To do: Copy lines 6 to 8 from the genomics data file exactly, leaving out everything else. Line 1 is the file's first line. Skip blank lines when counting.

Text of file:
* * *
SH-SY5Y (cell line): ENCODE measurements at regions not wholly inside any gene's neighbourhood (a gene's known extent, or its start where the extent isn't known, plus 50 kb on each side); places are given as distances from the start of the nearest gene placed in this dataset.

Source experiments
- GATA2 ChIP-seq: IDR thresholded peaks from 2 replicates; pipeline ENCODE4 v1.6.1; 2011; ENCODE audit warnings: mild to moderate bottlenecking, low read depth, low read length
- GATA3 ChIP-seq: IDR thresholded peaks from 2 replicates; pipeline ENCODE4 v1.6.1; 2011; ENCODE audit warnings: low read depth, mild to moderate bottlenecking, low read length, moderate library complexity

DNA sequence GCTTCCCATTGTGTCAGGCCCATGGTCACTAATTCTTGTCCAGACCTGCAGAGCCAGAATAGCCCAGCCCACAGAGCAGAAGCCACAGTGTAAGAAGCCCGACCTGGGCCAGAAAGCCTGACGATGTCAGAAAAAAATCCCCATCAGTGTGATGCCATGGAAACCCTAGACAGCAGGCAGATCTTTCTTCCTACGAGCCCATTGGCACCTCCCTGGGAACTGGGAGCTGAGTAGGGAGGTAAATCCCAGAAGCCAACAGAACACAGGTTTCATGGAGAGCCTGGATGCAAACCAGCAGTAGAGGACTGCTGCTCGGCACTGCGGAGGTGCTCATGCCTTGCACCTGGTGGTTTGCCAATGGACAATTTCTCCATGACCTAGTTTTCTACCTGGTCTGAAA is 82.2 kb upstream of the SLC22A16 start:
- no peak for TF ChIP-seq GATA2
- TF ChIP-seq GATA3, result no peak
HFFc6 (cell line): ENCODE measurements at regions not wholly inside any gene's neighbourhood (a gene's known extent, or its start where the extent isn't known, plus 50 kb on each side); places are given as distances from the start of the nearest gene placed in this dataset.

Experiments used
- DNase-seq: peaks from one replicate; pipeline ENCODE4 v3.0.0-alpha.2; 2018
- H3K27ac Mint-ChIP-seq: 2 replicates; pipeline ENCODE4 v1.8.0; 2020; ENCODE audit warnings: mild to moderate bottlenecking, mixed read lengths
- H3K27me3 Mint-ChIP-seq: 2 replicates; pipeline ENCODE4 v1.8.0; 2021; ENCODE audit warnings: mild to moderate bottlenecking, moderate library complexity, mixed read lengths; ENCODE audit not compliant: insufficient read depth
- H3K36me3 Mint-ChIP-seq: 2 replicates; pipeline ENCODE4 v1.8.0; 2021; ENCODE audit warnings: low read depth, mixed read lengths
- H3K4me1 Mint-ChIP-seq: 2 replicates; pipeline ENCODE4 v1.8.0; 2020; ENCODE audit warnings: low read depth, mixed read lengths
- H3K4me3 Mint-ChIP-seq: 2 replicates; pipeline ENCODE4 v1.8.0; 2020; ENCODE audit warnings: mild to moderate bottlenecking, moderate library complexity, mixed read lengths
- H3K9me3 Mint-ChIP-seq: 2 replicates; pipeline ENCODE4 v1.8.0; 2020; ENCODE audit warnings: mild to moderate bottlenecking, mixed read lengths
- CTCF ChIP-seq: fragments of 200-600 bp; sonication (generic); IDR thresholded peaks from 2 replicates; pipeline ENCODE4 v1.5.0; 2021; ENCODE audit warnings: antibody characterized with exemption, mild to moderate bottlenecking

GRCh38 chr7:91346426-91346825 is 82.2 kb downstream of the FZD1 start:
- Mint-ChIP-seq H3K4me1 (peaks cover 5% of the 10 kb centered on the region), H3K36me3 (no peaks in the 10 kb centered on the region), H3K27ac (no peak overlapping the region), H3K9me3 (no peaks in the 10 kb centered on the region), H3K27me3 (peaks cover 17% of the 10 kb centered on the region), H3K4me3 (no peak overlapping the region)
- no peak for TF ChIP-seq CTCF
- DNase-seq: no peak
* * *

- no peak for TF ChIP-seq GATA2
- TF ChIP-seq GATA3, result no peak
HFFc6 (cell line): ENCODE measurements at regions not wholly inside any gene's neighbourhood (a gene's known extent, or its start where the extent isn't known, plus 50 kb on each side); places are given as distances from the start of the nearest gene placed in this dataset.